Shortage of accountants and auditors leads to new initiative at the state level

The new initiative gives those with associates degrees a chance to work at the Iowa State Auditors Office
Iowa State Capitol building
Iowa State Capitol building(Storyblocks)
Published: Oct. 18, 2022 at 10:29 PM CDT
Email This Link
Share on Pinterest
Share on LinkedIn

MUSCATINE, Iowa (KWQC) - The Iowa State Auditors Office is creating jobs for those who have an associate’s degree with a new initiative to counter the decreasing amount of accountants and auditors entering the field.

According to Bureau of Labor statistics, the field has seen a 17% decrease since 2019 meaning there are more accounting jobs available than are being filled.

Statistic from the Bureau of Labor Statistics
Statistic from the Bureau of Labor Statistics(Danny Whiskeyman)

Iowa State Auditor Rob Sand was at Muscatine Community College on Tuesday to discuss how the new initiative gives those with associates degrees an opportunity to work for the State Auditor.

“We really want Iowans to know that if they’re interested in a two year degree that we’re going to recognize the value in that by hiring people with a two year degree,” Sand said. “There’s a lot of people with plenty of common sense who are value based thinkers who might go get a two year degree. And right now nationwide, there is a shortage of accountants and auditors out there. So we want to expand the number of people that we are considering for employment in our office.”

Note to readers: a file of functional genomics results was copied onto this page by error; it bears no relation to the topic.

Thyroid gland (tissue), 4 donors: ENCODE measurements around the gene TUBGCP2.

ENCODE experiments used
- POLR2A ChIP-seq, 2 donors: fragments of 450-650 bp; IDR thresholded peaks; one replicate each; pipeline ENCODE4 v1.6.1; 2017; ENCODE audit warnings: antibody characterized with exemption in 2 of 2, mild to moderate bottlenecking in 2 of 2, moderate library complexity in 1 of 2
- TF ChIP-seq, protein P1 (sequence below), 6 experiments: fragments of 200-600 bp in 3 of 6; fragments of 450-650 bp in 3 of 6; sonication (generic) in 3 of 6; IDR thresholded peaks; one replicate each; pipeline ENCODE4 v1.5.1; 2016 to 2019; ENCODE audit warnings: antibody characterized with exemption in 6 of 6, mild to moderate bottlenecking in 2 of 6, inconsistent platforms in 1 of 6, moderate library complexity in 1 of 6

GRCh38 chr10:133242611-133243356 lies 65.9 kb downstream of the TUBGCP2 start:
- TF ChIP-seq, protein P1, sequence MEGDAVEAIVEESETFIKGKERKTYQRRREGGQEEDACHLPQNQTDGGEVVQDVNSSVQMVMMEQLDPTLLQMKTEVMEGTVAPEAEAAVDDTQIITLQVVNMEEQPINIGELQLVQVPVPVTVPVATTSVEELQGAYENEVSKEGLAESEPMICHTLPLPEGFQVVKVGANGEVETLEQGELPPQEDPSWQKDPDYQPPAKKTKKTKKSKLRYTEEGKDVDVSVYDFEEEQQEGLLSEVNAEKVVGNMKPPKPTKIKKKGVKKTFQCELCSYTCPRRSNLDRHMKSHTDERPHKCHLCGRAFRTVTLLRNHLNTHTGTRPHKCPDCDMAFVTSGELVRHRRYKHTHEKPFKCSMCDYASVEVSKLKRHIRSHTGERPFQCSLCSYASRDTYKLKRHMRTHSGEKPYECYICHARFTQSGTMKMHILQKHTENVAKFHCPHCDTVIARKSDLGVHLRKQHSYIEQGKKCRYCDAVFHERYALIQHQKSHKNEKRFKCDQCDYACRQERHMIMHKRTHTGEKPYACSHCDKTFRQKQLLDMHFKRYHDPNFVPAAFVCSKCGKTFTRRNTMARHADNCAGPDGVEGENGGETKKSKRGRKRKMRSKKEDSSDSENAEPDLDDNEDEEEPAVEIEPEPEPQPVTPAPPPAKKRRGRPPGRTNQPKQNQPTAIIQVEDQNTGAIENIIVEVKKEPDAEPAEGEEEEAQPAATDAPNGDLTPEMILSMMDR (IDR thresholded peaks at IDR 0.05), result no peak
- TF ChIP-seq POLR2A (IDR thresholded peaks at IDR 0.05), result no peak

Accountants and auditors are considered the taxpayers watchdogs which makes them an incredibly important cog in the machine.

“The bottom line is this is the integrity business, and it’s the accountability business, you want to make sure that taxpayers assets and their money is being handled in a really responsible way,” Sand said. “If you want that you need to have people who are handling that money who know that someone’s gonna be looking at it on the back end, doing an audit on the back end, and that helps them avoid the temptation to misuse that money.”

Students at Eastern Iowa Community Colleges are a beneficiary of the new initiative as many are getting ready to graduate and enter the workforce here in December.

“To partner with the state, and for them to recognize that we do produce the graduates that are necessary for the workforce,” Dr. Sonya Williams, the Chancellor for EICC said. “We show today that we do have the students who are interested, we will graduate students this December who are ready to go into the workforce. So this was very timely to hear that the state is welcoming students with associate degrees in Applied Science.”

Dr. Williams went on to say that in Muscatine, accounting and auditor jobs pay roughly $55,000 annually and in the Quad Cities, that number raises to $68,000.

If you’re interested in pursuing a degree in accounting or another field at Eastern Iowa Community Colleges, visit for more information.